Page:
Note: The [] brackets are part of the actual TEXTURE_MAP_ENTRY. They are not notational symbols denoting optional parts. The brackets surround each entry in the texture map.

In previous versions there had to be from 2 to 256 entries in the map. A Change in version 3.8 has removed the upper restriction.

For example:

texture {
  gradient x           //this is the PATTERN_TYPE
  texture_map {
    [0.3  pigment{Red} finish{phong 1}]
    [0.3  T_Wood11]    //this is a texture identifier
    [0.6  T_Wood11]
    [0.9  pigment{DMFWood4} finish{Shiny}]
    }
  }

When the gradient x function returns values from 0.0 to 0.3 the red highlighted texture is used. From 0.3 to 0.6 the texture identifier T_Wood11 is used. From 0.6 up to 0.9 a blend of T_Wood11 and a shiny DMFWood4 is used. From 0.9 on up only the shiny wood is used.

Texture maps may be nested to any level of complexity you desire. The textures in a map may have color maps or texture maps or any type of texture you want.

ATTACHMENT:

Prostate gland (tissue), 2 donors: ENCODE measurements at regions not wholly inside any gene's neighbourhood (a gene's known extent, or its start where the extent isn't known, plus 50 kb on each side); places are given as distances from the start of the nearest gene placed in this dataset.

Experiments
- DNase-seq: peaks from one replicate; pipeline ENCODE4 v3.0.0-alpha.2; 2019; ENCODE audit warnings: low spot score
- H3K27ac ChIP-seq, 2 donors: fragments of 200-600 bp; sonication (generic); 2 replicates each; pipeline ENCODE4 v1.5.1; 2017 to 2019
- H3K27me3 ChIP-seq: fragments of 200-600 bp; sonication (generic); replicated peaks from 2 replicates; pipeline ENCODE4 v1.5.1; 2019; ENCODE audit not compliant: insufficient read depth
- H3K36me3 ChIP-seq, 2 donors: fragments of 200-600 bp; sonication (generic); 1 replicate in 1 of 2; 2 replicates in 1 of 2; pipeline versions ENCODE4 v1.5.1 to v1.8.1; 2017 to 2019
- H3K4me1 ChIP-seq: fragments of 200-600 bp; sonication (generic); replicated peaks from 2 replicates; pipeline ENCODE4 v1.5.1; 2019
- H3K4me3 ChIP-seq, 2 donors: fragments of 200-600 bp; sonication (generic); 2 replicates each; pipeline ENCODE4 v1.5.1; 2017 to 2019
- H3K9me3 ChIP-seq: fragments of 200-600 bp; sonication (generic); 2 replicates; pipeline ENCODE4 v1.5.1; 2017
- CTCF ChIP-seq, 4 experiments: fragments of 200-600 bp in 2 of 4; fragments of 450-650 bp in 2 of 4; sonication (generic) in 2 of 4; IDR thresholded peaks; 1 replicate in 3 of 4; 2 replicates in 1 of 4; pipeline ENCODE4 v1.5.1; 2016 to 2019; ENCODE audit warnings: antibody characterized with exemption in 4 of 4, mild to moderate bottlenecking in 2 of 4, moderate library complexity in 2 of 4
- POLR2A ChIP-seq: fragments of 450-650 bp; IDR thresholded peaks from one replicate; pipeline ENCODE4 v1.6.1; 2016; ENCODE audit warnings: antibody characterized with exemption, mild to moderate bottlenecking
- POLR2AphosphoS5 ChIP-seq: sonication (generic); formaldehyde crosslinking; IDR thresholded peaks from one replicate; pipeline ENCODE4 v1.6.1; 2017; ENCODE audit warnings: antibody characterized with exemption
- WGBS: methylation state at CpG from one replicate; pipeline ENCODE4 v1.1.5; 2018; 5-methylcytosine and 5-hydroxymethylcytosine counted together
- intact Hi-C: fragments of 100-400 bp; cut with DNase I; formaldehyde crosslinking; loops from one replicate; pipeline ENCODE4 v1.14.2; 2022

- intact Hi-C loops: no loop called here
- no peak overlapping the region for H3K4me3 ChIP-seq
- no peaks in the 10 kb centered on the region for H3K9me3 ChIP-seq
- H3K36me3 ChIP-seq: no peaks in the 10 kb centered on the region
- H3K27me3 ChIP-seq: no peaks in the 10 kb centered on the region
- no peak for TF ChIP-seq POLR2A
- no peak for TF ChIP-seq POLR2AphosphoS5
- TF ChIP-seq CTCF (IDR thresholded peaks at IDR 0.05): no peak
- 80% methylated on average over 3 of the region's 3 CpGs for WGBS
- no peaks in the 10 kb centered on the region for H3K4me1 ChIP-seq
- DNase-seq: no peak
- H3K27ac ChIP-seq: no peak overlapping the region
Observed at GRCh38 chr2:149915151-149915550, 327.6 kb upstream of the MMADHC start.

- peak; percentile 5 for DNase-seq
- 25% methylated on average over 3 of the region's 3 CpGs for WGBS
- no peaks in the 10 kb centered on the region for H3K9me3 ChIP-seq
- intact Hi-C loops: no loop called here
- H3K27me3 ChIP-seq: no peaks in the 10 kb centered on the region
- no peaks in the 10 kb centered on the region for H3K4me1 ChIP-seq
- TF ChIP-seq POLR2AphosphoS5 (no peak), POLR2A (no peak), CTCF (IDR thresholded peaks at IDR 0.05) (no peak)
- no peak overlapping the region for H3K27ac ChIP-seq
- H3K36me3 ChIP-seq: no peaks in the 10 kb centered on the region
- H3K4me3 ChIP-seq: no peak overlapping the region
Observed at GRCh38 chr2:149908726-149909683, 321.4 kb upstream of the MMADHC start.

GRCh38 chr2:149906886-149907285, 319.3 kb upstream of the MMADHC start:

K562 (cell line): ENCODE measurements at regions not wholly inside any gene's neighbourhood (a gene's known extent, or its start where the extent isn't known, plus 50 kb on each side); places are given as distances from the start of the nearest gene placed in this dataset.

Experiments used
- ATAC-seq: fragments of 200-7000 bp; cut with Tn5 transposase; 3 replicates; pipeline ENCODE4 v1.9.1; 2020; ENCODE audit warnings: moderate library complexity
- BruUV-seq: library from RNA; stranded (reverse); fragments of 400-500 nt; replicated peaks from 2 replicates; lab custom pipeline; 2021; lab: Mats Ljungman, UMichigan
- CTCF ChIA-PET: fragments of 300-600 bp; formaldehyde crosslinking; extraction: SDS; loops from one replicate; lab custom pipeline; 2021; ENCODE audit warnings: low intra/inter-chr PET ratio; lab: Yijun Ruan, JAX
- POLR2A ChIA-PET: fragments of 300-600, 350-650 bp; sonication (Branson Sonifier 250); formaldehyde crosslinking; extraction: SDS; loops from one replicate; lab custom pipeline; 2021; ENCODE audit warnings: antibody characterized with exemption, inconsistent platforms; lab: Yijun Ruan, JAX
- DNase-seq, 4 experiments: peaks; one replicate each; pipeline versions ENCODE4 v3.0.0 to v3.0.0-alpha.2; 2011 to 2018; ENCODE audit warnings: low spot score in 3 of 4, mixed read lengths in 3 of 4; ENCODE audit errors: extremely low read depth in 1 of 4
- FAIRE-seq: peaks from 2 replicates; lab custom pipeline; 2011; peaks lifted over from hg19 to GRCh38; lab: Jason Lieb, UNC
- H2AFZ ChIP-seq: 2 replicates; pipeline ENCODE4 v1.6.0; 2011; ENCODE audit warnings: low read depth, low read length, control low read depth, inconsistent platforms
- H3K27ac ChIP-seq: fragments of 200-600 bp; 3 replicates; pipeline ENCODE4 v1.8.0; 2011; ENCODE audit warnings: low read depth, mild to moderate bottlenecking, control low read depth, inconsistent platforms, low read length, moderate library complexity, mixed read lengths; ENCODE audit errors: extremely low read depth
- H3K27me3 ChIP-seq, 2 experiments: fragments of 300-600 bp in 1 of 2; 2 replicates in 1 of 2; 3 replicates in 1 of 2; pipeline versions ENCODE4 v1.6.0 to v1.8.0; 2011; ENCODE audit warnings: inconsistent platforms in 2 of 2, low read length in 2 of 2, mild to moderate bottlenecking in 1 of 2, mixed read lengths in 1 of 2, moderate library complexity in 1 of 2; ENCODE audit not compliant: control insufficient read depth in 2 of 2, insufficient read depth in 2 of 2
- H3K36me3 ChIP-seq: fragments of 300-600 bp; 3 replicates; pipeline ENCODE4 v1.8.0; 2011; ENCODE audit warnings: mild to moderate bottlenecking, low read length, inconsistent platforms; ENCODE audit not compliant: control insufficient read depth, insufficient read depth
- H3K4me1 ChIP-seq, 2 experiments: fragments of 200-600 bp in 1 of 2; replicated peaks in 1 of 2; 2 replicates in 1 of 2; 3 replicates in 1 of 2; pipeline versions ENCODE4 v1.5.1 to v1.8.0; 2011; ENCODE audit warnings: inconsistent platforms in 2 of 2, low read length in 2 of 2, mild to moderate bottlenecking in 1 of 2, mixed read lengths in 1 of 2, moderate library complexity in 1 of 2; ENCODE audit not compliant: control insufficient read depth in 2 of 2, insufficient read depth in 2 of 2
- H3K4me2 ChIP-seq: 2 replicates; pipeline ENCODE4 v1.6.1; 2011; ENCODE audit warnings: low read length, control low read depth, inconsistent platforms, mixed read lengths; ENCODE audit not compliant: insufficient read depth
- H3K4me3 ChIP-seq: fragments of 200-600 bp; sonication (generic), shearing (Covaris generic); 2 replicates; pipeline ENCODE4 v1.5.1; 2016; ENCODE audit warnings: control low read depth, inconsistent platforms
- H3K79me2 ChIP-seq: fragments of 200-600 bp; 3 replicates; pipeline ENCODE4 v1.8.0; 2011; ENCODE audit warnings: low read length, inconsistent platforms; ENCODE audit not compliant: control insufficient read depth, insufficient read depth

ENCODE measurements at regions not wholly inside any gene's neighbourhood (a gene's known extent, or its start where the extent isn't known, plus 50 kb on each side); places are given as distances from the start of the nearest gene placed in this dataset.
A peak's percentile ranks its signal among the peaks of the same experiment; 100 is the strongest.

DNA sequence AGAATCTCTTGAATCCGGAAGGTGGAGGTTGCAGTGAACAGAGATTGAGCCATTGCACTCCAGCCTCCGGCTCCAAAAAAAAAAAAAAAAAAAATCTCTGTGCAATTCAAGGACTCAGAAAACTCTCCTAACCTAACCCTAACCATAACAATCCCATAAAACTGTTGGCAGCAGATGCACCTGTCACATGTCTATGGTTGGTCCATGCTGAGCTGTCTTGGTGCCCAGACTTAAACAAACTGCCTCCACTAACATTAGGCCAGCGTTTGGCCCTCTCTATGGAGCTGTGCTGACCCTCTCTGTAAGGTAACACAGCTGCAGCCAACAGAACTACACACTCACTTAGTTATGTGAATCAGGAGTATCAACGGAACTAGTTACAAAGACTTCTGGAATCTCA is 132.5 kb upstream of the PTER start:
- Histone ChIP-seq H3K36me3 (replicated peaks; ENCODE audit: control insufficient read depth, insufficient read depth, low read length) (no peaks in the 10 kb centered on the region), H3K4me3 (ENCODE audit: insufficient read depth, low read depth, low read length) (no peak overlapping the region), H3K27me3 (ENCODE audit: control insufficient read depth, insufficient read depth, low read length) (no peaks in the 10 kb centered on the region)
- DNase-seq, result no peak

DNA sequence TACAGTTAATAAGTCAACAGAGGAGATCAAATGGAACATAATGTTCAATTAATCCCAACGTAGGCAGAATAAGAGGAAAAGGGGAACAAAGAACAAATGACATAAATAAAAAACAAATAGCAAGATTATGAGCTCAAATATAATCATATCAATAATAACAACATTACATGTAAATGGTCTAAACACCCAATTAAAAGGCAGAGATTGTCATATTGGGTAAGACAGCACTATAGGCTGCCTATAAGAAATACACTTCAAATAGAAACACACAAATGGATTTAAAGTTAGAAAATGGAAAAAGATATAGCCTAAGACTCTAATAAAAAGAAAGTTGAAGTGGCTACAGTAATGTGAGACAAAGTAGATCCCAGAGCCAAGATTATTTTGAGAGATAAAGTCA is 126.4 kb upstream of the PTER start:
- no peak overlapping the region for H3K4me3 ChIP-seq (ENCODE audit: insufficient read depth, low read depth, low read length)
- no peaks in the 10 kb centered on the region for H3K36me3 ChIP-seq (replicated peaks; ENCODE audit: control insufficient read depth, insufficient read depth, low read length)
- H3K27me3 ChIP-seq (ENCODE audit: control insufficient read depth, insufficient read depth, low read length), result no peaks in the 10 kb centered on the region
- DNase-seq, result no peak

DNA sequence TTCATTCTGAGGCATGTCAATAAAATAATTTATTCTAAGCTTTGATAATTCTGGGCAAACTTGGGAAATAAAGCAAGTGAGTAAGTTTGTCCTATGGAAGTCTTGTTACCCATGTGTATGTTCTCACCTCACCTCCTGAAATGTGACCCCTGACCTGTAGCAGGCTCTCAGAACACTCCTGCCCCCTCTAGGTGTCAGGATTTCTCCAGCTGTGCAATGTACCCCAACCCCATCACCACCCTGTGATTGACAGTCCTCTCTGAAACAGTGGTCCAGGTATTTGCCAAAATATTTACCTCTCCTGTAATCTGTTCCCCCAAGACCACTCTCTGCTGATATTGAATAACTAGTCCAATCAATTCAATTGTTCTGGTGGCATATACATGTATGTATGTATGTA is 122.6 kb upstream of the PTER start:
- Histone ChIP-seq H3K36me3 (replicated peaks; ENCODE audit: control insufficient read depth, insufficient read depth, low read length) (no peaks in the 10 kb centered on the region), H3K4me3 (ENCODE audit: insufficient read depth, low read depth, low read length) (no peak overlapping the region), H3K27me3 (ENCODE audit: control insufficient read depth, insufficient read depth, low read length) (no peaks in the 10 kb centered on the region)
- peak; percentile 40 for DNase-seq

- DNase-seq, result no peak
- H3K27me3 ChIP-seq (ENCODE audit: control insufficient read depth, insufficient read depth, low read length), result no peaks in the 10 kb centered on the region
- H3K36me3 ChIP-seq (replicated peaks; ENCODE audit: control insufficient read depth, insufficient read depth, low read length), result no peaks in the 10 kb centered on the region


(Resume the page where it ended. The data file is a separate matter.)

The blended area of a texture map works by fully calculating both contributing textures in their entirety and then linearly interpolating the apparent colors. This means that reflection, refraction and lighting calculations are done twice for every point. This is in contrast to using a pigment map and a normal map in a plain texture, where the pigment is computed, then the normal, then reflection, refraction and lighting are calculated once for that point.

Entire textures may also be used with the block patterns such as checker, hexagon and brick. For example...

texture {
  checker
    texture { T_Wood12 scale .8 }
    texture {
      pigment { White_Marble }
      finish { Shiny }
      scale .5
      }
    }
  }

Note: In the case of block patterns the texture wrapping is required around the texture information. Also note that this syntax prohibits the use of a layered texture however you can work around this by declaring a texture identifier for the layered texture and referencing the identifier.

A texture map is also used with the average texture type. See Average for more details.